“If we are going to accomplish the bold, aspirational things that everybody wants in America, what we’ve heard from our constituents about, we have to have a government they can trust,” said Rep.-elect Veronica Escobar, D-Texas, at a press conference announcing the legislation. “This is the first step to building a government they can trust.”

In some ways, the Democrats of the 2018 class share common ground with the tea party Republicans ushered in after the 2010 wave.

Both elections attracted newcomers who were running in reaction to the president in the White House. Plenty of Democrats say they were motivated after Trump won the election much the way tea party Republicans came to fight then-President Barack Obama.

But Republicans relinquish control after eight years in the House majority having failed to accomplish many top goals, including a repeal of the Affordable Care Act, in part because they ran into trouble with the thorny task of governing.

Republicans pushed the GOP tax cuts to law, but scaled back other plans. They were forced two weeks ago to abandon another round of tax cuts as rank-and-file Republicans resisted. GOP leaders declined to force them into line.

George Washington University professor Sarah Binder, an expert on Congress, says while we often think about House GOP majority as the “caucus of No,” even those in the conservative Freedom Caucus came to realize “you need to legislate in order to get there.”

“Their attitude may be government is too big and too involved, but in order to retrench government, to pare back what they see as this intrusion in to individual lives, you need government to function,” she said.

Democrats may run into their own trouble in their majority with splits between their liberal and centrist wings, including those like billionaire donor Tom Steyer who put a priority put on impeaching Trump.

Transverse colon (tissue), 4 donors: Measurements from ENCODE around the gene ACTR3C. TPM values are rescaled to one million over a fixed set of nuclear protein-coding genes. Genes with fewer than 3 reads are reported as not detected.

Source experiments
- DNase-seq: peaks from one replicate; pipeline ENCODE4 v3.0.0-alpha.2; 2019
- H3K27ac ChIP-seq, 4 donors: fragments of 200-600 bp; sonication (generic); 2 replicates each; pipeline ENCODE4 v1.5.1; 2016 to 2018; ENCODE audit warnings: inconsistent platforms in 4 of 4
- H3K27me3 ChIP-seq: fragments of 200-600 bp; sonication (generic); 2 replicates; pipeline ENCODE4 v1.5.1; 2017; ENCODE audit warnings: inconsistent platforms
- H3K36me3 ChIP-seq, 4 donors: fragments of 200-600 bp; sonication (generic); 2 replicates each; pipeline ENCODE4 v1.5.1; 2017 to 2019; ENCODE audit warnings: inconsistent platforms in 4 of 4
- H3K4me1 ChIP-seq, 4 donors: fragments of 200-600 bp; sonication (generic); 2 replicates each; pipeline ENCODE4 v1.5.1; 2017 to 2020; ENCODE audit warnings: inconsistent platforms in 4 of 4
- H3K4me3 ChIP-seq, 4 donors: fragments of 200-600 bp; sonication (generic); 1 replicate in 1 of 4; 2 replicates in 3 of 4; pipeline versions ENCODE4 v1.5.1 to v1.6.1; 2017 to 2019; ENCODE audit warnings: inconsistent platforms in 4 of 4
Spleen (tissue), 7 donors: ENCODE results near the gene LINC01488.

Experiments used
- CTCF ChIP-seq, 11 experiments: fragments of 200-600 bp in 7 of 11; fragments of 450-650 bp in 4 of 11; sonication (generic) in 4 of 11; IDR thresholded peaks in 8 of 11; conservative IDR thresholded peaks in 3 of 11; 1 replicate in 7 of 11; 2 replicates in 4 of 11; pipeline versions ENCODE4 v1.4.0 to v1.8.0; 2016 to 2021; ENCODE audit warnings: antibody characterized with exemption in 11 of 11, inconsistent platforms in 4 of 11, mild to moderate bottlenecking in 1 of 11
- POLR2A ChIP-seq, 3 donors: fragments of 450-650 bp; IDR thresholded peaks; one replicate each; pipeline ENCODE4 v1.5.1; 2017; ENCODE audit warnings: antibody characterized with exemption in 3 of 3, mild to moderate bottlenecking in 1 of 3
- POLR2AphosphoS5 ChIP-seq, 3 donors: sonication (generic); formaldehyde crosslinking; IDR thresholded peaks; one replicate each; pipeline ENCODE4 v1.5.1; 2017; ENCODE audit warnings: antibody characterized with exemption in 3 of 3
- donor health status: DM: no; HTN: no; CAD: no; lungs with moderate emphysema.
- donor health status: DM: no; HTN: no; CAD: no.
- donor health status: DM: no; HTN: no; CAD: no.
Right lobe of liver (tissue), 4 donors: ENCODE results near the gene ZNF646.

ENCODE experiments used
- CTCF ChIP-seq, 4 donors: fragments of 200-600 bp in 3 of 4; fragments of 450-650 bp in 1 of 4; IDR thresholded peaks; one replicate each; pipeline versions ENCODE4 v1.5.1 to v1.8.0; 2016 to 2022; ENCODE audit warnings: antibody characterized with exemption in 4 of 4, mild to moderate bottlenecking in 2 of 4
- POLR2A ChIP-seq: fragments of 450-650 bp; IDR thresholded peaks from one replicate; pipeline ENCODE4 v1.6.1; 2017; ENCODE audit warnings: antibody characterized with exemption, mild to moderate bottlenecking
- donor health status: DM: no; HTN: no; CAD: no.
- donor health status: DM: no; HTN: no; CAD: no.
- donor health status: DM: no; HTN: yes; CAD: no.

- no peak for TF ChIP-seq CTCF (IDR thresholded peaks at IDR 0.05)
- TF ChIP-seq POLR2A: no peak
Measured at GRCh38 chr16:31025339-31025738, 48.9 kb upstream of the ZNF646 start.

“They haven’t even started in the majority yet and what I see more is the very same kind of nothing-is-ever-good-enough-caucus forming on the Democratic side that stymied Republicans for years,” said Doug Heye, a former top aide to House GOP leadership. “Certainly they come at it from a different lens, but some of the behaviour is similar.”

Many from the incoming freshmen class, including 29-year-old Ocasio-Cortez, come from unconventional legislative backgrounds, much the way the tea party freshmen arrived from the ranks of pizza shop owners and car dealers who had never before been elected to office. She was waiting tables and tending bar before winning a surprise primary against a 10-term Democratic leader in New York.

But Ocasio-Cortez — already known around Capitol Hill by her initials AOC — has already convened a televised town hall on her sweeping “Green New Deal” to invest in renewable energies and fight climate change. She organized an army of supporters backing her, including many who showed up Monday to protest on Capitol Hill.

Other newcomers arrive with resumes as military veterans, CIA officers, local-elected officials and alumni from the Obama administration, and built-in comfort zones with the legislative process.

“My constituents want us to legislate,” said Rep.-elect Tom Malinowski at the unveiling of H.R. 1. “They want us to come here and get things done.”